KONA, Hawaii – The United States announced on Friday that it intends to enter into negotiations to expand air preclearance operations to ten new foreign airports, a move that could benefit Kona International Airport.
The Department of Homeland Security says the expansion will include Narita, Japan – a key airport for Kona – and help the government achieve its goal of attracting 100 million visitors annually by 2021. The other countries include Belgium, the Dominican Republic, the Netherlands, Norway, Spain, Sweden, Turkey and the United Kingdom.
From the Dept. of Homeland Security:
If negotiations are successful, preclearance – where each traveler undergoes immigration, customs, and agriculture inspection by U.S. Customs and Border Protection (CBP) before boarding a direct flight to the United States– could be completed before departure from these foreign airports rather than upon arrival in the U.S. Expanding the preclearance program is both a security imperative – enabling CBP to stop potential threats before they arrive on US soil – as well as a strong economic opportunity.
“A significant homeland security priority of mine is building more preclearance capacity at airports overseas. We have this now in 15 airports. I am pleased that we are seeking negotiations with ten new airports in nine countries. I want to take every opportunity we have to push our homeland security out beyond our borders so that we are not defending the homeland from the one-yard line. Preclearance is a win-win for the traveling public. It provides aviation and homeland security, and it reduces wait times upon arrival at the busiest U.S. airports,” said Secretary Johnson.
U.S. Senator Brian Schatz, Co-Chair of the Senate Tourism Caucus, held hearings on the state of the tourism and travel industry last year.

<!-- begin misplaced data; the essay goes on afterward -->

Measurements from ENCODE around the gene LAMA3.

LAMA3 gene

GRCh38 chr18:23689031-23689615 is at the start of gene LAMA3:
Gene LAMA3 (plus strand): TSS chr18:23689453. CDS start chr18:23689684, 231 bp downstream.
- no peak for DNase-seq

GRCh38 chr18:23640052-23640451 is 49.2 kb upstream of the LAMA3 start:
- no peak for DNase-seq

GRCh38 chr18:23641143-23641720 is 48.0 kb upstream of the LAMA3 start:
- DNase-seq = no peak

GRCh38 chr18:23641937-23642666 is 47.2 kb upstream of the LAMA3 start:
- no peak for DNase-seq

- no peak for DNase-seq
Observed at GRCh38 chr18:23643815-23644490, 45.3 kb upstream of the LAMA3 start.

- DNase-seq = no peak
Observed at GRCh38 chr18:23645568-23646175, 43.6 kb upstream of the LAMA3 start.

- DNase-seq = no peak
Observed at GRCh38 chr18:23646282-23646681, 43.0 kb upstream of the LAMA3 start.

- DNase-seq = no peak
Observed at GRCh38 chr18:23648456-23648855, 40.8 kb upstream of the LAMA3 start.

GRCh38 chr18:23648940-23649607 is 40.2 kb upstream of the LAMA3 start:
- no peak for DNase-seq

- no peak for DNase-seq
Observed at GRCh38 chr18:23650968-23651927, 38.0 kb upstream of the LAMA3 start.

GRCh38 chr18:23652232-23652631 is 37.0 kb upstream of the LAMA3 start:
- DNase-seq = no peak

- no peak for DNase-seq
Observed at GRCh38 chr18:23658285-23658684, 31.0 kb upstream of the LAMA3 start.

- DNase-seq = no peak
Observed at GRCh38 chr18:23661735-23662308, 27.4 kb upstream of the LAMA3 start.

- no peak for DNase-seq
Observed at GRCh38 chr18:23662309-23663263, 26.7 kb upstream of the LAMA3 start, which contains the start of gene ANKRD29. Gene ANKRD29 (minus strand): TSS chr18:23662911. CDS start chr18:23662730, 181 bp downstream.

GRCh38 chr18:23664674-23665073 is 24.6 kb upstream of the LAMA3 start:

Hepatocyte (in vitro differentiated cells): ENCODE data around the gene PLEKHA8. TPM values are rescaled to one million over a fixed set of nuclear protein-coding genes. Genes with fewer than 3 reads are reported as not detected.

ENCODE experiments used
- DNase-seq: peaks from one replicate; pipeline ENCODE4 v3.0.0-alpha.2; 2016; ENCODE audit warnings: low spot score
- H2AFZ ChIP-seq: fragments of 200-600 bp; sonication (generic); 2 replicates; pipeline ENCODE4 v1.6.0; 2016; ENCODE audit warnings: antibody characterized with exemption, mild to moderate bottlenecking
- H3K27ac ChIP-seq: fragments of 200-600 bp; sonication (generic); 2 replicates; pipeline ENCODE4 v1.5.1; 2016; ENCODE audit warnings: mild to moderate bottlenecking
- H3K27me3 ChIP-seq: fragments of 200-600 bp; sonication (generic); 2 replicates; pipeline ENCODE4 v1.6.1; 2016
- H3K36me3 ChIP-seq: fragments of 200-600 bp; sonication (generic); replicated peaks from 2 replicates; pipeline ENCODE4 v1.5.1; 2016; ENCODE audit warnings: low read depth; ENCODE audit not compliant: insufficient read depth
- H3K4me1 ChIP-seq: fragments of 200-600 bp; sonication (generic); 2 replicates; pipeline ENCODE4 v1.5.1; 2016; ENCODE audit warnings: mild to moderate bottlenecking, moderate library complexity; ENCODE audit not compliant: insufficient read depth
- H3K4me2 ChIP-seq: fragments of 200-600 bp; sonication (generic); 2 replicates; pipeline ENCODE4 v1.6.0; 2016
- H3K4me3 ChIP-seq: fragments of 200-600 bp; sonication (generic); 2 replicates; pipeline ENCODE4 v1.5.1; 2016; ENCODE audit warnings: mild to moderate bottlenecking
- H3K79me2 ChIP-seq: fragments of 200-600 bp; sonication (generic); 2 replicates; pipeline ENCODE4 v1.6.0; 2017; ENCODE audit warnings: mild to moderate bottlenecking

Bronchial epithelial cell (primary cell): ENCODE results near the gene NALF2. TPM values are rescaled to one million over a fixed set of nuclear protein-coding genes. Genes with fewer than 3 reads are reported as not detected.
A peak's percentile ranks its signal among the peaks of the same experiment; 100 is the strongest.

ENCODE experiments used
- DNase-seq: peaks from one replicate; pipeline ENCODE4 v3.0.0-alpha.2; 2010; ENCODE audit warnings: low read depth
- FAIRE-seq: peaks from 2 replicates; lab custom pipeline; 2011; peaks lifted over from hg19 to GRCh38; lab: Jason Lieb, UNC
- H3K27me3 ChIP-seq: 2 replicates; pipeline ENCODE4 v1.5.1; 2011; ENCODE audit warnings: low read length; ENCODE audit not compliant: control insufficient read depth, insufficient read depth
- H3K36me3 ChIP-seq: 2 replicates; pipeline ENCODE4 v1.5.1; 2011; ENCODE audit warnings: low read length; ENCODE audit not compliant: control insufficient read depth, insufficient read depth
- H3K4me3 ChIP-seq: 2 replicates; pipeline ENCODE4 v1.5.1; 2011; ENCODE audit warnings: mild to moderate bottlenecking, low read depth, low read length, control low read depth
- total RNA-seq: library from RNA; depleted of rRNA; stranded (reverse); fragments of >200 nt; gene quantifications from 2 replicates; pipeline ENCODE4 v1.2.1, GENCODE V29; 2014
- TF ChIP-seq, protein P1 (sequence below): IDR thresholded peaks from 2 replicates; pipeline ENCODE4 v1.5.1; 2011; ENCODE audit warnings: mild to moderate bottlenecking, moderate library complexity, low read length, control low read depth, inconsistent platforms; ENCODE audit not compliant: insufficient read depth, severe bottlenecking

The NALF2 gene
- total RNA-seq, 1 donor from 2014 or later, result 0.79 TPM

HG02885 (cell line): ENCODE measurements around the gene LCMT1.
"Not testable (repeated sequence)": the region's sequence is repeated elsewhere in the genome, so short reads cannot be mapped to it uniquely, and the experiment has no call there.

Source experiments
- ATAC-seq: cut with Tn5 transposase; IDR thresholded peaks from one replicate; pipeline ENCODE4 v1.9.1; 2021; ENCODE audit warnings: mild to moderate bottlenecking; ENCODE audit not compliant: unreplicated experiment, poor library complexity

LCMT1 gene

We’ve been pushing for preclearance for two years, and it has gone from pie in the sky to reality. This is the first step towards making it a lot easier for Japanese visitors to come to Hawai‘i. Although work remains to be done, this also has enormous implications in terms of our efforts in establishing direct flights from Japan to Kona. In the last Congress as Chairman of the Tourism Subcommittee, this was my top tourism priority, and I’m happy that we’ve made progress towards this goal. I want to thank the Hawai‘i Tourism Authority and the Obama administration for recognizing the economic potential of our hospitality industry.” Sen. Brian Schatz
Sen. Schatz pointed out the impact this will have on Kona, saying the preclearance program will also allow airports without CBP international facilities, including Kona Airport, to begin accepting international flights.
Governor David Ige focused on the benefits to Honolulu in a statement released later in the day.
I would like to thank Hawai‘i’s congressional delegation and the Hawai‘i Tourism Authority for their work to expand preclearance to Japan’s Narita International Airport. Preclearance has been a top priority for my administration and I’m happy to see that it is moving forward. It would provide our valued Japanese visitors with a more pleasant arrival experience by alleviating congestion at the Honolulu International Airport, the state’s only international airport and currently the country’s fourth busiest international port of entry. Easing access will encourage travel to the neighbor islands and repeat visits to our beautiful state.”Gov. David Ige
The Hawaii Tourism Authority said the announcement was great news for Hawaii’s visitor industry.
Japan remains our largest international market, with more than 1.5 million visitors coming to the islands in 2014, making up 18 percent of visitors to the state. Preclearance at Narita, one of the busiest international airports in Asia, will provide greater ease of access and save time for travelers departing Japan when they arrive in the Hawaiian Islands.
One of the major initiatives for the HTA is to distribute visitors across all of the Hawaiian Islands. Preclearance would allow for direct travel from Narita to the neighbor islands without having to transit at Honolulu International Airport, currently the state’s only airport with Customs and Border Patrol. It would also provide relief for other international travelers to the state, lessening the total number of visitors having to go through customs in Honolulu.
Since Narita Airport is a major international hub for other countries in Asia, preclearance at Narita could also help to stimulate growth from other markets that transit through Japan.”George Szigeti,
President and CEO of HTA